In the United States, there has been a malpractice crisis for the medical profession for a number of years. It has at its roots the American Trial Lawyers who advocate a position that the medical profession is not adequately regulated for physicians whose practice causes harm to their clients. Its associations vigorously contend that victims of malpractice by physicians are inadequately compensated from injury and demand that no limits can be imposed as to the amounts mandated by the jury. The insurance underwriters of medical professionals assert that large verdicts have caused them to raise premiums where they depart from economic reality. When a physician factors in the cost of insurance in terms of doing business, the risk-reward analysis in specific instances does not always result in a rational result.
In many instances, some physicians find that they are no longer able to carry sufficient coverage. The coverage they do carry many times is inadequate to protect their personal assets. A physician could be carrying coverage for a $10 million dollar limit of liability, only to have a verdict rendered which greatly exceeds that coverage. Their personal assets then become the target of enforcing the balance of an unpaid judgment. The same can be said for every individual who owns an automobile, and most individuals with substantial insurance coverage still remain open to this exposure. The negligence awards returned often greatly exceed an individual’s coverage. These examples illustrate but a few instances where Asset Protection Trusts make a lot of sense.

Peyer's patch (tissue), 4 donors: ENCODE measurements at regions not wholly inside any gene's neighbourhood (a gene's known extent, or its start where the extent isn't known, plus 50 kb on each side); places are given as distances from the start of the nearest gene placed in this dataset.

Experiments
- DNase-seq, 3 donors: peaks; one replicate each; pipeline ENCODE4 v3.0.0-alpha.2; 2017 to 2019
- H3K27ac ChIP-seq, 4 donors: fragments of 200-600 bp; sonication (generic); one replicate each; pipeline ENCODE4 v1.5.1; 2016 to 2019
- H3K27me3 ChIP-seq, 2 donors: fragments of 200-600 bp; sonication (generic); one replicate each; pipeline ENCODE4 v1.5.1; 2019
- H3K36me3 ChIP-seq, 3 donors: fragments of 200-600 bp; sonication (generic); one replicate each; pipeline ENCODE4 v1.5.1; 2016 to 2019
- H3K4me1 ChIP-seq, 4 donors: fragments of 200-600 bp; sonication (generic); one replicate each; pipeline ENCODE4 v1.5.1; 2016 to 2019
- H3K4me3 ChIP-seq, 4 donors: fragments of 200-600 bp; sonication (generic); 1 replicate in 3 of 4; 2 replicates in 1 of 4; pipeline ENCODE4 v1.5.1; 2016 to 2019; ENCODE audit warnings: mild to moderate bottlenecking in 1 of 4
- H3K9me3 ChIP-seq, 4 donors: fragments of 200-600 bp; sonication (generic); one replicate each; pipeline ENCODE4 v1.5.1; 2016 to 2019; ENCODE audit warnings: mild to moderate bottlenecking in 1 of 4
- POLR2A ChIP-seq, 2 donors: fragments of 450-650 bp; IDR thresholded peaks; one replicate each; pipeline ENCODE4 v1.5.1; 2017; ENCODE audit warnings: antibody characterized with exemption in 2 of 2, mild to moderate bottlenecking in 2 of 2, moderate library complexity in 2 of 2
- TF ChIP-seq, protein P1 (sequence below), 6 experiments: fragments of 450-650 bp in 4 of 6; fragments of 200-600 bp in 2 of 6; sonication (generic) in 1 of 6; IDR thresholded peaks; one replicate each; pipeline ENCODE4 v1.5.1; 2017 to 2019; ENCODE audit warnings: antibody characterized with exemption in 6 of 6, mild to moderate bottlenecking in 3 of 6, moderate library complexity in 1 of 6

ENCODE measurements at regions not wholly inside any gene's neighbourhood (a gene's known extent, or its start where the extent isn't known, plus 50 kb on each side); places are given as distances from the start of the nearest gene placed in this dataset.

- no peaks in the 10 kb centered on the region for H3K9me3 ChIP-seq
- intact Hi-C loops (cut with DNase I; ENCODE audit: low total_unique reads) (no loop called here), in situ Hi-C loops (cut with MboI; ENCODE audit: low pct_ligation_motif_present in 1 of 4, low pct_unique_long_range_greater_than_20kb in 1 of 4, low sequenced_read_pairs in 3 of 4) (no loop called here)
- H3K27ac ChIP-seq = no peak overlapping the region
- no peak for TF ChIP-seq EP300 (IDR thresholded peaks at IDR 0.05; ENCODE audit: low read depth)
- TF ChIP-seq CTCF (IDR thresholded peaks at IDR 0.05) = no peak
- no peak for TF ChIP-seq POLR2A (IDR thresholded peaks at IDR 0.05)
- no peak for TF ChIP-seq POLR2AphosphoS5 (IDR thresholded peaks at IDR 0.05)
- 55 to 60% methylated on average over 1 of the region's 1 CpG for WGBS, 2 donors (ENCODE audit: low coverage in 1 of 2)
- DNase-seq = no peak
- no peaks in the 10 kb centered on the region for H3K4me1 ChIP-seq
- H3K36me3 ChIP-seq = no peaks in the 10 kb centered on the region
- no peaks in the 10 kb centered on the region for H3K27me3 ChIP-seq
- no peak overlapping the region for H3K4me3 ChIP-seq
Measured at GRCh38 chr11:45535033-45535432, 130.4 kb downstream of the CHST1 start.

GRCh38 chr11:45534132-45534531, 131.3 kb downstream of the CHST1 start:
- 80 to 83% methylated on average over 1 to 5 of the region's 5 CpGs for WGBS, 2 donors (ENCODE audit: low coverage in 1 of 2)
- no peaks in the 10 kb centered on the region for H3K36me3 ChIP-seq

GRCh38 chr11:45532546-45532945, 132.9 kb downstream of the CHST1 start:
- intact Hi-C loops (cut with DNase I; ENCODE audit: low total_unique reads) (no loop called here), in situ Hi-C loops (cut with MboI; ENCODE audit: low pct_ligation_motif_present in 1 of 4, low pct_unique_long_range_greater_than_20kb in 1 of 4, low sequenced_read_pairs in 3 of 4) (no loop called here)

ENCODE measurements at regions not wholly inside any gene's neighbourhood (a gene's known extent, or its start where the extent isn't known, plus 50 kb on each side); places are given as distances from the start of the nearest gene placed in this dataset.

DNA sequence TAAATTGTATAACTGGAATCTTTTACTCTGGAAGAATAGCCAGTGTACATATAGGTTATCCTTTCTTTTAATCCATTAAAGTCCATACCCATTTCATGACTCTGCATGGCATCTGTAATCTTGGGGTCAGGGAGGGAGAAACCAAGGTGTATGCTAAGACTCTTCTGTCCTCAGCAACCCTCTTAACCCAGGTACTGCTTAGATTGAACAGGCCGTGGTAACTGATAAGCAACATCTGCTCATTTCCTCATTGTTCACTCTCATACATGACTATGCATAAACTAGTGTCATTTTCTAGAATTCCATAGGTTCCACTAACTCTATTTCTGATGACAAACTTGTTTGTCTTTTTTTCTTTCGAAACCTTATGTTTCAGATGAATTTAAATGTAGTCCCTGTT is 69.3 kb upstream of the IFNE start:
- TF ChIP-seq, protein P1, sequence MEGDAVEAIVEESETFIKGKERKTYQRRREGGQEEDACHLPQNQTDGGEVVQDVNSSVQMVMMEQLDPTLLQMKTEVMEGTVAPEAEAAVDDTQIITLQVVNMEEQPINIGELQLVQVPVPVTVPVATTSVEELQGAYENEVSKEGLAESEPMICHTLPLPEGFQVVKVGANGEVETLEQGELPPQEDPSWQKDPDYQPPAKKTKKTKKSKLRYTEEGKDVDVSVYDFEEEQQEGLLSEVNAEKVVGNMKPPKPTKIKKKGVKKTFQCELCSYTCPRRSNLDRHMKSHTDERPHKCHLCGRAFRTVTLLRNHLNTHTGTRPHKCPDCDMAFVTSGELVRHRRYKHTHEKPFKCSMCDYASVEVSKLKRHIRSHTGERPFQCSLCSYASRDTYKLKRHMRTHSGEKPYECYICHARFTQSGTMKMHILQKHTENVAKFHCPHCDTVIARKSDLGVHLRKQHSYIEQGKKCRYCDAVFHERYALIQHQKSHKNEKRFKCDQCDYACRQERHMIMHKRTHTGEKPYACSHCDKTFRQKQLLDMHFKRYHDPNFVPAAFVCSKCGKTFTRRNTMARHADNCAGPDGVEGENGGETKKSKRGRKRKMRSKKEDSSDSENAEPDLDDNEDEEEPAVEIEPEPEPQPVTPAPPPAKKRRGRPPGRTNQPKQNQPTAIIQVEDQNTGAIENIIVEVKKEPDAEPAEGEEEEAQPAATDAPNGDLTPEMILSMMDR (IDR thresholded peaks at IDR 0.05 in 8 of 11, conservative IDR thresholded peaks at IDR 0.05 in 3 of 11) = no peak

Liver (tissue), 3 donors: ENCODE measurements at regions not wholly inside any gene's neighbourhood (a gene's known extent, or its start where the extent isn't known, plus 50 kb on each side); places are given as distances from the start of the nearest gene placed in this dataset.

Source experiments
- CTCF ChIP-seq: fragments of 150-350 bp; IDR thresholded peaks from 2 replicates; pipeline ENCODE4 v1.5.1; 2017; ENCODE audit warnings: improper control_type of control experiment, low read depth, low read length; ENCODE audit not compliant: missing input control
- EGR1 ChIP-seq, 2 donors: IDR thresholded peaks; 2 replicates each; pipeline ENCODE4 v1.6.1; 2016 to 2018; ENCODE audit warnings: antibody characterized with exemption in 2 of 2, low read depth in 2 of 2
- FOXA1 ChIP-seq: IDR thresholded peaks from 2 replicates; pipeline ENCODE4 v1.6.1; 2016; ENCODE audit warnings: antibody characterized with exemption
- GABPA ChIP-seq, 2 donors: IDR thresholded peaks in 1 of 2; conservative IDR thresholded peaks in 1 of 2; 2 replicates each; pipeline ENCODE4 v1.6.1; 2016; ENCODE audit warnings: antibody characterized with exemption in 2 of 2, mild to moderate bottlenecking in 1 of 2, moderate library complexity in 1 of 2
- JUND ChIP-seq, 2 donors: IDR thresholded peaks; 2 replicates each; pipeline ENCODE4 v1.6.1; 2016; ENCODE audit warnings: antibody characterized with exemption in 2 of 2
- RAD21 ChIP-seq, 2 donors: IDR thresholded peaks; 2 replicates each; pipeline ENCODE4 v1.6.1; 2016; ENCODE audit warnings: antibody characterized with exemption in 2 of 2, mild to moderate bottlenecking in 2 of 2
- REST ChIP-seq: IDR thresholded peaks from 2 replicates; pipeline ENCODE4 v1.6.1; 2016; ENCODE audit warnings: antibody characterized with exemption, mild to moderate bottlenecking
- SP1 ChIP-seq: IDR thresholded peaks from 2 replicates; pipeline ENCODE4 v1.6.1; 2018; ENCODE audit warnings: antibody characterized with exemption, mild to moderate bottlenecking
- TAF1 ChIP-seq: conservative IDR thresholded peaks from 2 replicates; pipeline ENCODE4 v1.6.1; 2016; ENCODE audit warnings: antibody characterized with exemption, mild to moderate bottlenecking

United States Case Law – Asset Protection Trusts
In the United States, legal professionals have sought for years to draft the requisite Asset Protection Trust for their clients utilizing the case law precedents established in their particular jurisdiction. Case law precedents vary from state to state, and it is common to draw upon select and important case concepts to formulate such an instrument. They offer no certainty in the United States because, though a case may be precedent, it can technically be viewed as only applicable to the precise factual setting that it was decided upon. A judge that does not desire to follow the precedent can find a factual distinction and thereby avoid applying the relied upon case. Where there is a statute, there is certainty that is subject to a court’s interpretation. Where there is case law, it defines a general path but with no certainty.
The typical individual does not want to relinquish control over their assets. Yet not even irrevocable transfers to a domestic trust and to independent parties as trustees provide any absolute predictability. On the one hand, the individual desires to retain a right to discretionary distributions of income and/or trust corpus. On the other hand, the predictability is predicated upon a relinquishment of those rights in a hedged fashion. Because of the complexity of these issues pertaining to non-statutory Asset Protection Trusts based upon case law precedent of United States state case law, this writing adheres to a few basic observations to enable the reader to grasp the dilemma.